While many people associate fried chicken with the southern United States, it also occupies a place of great cultural significance in Japan, especially around the holidays. How did the fried chicken make its way from Sunday church gatherings to the Christmas table in Japan? It may surprise you to know that the history of fried chicken goes back hundreds of years and spans continents.
The first recorded recipe for fried chicken was in a 1747 Scottish cookbook titled, “The Art of Cookery Made Plain and Easy.” Considering Scotland is well known for their love of deep-frying various foods like Oreo cookies and Mars candy bars, frying up chicken seems a natural starting point. Scores of Scots migrated to the southern United States during the 18th and 19th centuries, bringing their love for fried chicken with them and, it is thought, eventually passing it on to West African slaves who would have cooked it for their slave owners.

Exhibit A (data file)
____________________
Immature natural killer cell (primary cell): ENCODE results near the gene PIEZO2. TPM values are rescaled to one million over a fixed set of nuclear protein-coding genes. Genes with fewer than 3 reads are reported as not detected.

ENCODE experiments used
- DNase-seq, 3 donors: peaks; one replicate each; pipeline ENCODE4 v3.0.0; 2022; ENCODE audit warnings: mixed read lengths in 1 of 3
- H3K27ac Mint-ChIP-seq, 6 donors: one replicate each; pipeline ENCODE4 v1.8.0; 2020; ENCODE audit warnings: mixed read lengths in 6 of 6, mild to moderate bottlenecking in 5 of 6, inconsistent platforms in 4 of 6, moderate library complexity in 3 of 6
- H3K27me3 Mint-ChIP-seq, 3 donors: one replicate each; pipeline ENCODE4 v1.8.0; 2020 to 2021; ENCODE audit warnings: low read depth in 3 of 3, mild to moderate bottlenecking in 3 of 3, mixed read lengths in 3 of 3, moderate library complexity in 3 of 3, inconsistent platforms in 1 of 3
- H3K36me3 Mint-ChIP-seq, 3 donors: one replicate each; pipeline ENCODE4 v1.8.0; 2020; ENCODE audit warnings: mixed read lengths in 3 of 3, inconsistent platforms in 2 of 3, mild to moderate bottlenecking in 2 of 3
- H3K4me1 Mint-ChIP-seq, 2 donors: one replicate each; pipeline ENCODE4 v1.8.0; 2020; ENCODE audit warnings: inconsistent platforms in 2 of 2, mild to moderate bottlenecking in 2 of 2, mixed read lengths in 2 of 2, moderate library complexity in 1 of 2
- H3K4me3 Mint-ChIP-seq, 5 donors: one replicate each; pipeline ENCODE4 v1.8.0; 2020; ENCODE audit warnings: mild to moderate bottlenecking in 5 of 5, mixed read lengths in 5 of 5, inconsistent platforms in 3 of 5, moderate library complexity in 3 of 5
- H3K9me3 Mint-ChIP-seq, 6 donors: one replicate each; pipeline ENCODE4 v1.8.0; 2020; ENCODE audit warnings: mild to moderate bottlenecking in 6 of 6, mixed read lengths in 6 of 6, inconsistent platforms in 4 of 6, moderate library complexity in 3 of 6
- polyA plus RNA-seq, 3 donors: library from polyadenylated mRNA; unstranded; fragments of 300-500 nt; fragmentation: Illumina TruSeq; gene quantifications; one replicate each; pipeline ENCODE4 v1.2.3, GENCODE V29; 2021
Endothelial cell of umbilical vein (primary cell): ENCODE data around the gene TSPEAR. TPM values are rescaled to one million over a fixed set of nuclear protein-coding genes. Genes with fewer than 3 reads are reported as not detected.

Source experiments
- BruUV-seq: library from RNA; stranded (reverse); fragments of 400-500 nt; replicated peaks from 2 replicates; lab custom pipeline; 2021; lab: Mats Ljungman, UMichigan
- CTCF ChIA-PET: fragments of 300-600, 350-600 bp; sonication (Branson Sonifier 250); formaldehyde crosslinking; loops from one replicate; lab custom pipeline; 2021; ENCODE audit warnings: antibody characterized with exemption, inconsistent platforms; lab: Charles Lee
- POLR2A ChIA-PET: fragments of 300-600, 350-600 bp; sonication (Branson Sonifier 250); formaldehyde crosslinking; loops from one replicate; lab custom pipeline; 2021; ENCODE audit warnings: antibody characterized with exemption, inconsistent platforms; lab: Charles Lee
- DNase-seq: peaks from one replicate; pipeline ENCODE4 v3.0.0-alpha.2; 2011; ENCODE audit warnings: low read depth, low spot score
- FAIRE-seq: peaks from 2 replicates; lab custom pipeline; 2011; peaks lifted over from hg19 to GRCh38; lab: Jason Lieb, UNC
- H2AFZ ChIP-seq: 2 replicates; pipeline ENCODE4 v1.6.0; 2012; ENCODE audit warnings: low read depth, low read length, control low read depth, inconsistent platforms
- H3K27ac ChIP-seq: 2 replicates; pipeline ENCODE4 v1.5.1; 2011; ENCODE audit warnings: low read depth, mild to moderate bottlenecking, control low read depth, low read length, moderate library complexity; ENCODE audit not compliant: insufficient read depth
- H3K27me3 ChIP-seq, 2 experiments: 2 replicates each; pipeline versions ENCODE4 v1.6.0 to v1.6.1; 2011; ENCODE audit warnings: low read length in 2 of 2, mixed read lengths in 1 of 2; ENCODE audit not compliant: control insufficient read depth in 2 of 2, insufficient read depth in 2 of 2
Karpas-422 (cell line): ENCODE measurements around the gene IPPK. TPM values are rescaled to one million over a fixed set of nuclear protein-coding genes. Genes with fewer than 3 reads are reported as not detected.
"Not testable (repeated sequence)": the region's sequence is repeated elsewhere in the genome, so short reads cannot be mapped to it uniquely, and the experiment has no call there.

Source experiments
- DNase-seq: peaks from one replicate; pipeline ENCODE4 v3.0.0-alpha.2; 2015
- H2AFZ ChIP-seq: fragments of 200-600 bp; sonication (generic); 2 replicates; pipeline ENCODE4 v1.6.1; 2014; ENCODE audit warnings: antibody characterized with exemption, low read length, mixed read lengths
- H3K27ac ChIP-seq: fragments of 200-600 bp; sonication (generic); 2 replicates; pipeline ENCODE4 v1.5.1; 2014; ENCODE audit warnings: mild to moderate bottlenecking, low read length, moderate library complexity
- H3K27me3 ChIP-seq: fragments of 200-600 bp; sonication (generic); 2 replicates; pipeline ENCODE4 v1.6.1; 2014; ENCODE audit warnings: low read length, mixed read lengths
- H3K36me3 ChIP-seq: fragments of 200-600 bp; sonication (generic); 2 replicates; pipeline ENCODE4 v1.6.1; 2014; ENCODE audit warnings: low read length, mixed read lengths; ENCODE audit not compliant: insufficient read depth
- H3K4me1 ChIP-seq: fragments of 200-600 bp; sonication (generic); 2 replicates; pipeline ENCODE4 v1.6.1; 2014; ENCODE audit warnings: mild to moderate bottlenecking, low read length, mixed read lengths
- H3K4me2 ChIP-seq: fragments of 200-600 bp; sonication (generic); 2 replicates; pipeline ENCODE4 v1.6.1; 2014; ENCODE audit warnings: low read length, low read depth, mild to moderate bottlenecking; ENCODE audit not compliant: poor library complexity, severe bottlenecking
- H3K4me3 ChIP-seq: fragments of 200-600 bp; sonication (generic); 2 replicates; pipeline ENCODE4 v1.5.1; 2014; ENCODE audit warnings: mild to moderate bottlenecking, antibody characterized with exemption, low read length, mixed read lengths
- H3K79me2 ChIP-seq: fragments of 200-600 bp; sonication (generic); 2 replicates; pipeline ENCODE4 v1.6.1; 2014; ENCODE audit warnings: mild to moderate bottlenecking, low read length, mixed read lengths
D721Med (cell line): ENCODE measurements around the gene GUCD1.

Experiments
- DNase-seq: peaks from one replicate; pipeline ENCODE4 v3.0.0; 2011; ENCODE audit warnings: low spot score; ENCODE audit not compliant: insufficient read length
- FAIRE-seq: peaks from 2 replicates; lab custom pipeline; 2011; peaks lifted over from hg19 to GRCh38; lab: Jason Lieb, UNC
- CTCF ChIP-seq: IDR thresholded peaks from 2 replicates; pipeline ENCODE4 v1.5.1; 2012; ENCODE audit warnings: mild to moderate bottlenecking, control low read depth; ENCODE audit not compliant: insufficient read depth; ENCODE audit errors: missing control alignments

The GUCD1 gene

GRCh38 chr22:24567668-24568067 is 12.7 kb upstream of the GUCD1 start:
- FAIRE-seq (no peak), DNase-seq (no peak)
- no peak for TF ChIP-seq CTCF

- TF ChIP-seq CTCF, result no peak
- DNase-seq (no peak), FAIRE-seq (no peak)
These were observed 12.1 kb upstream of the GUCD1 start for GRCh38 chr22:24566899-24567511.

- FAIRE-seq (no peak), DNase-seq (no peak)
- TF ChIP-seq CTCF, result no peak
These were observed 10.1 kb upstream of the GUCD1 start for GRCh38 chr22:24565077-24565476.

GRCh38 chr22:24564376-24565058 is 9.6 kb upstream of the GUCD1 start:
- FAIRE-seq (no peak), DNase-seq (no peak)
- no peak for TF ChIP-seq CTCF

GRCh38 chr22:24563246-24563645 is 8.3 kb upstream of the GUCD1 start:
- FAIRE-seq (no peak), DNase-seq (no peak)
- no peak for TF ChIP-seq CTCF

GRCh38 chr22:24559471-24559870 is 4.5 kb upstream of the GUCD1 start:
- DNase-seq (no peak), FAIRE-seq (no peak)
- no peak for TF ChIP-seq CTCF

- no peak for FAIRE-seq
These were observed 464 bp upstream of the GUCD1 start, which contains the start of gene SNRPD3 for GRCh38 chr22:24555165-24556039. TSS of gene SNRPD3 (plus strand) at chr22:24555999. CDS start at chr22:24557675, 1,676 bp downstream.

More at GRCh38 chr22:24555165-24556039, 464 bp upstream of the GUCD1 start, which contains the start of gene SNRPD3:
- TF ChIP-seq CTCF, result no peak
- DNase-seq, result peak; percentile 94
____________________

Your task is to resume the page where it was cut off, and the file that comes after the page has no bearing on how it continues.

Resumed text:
Because it was so labor intensive, fried chicken was considered a special occasion food, a dish served at a celebration, or social gathering; it was a dish that brought people together. In the 1950’s, American restaurant chain, Kentucky Fried Chicken, revolutionized the Gospel Bird by taking it mainstream, making it available to anyone at any time. Borrowing heavily from African American recipes, KFC began serving up fried chicken all over the world. This was met with great enthusiasm, especially in Asia.
The first KFC opened in Japan in 1970 and quickly gained popularity, in part because of a fascination with American culture. Capitalizing on this, KFC began offering a Christmas family meal in 1974, modeling it after the traditional American Christmas dinner, sans turkey. Today, the BBC estimates that a whopping 3.6 million families will sit down this year to enjoy their Christmas fried chicken. It is so popular, that you could spend hours waiting in line if you don’t reserve your meal in advance.
Fried chicken may be associated with the southern United States, but when it comes to Christmas dinner, it is a Japanese staple. Don’t forget to pick up your wine to go with your Kentucky Fried Chicken meal, while you’re at it.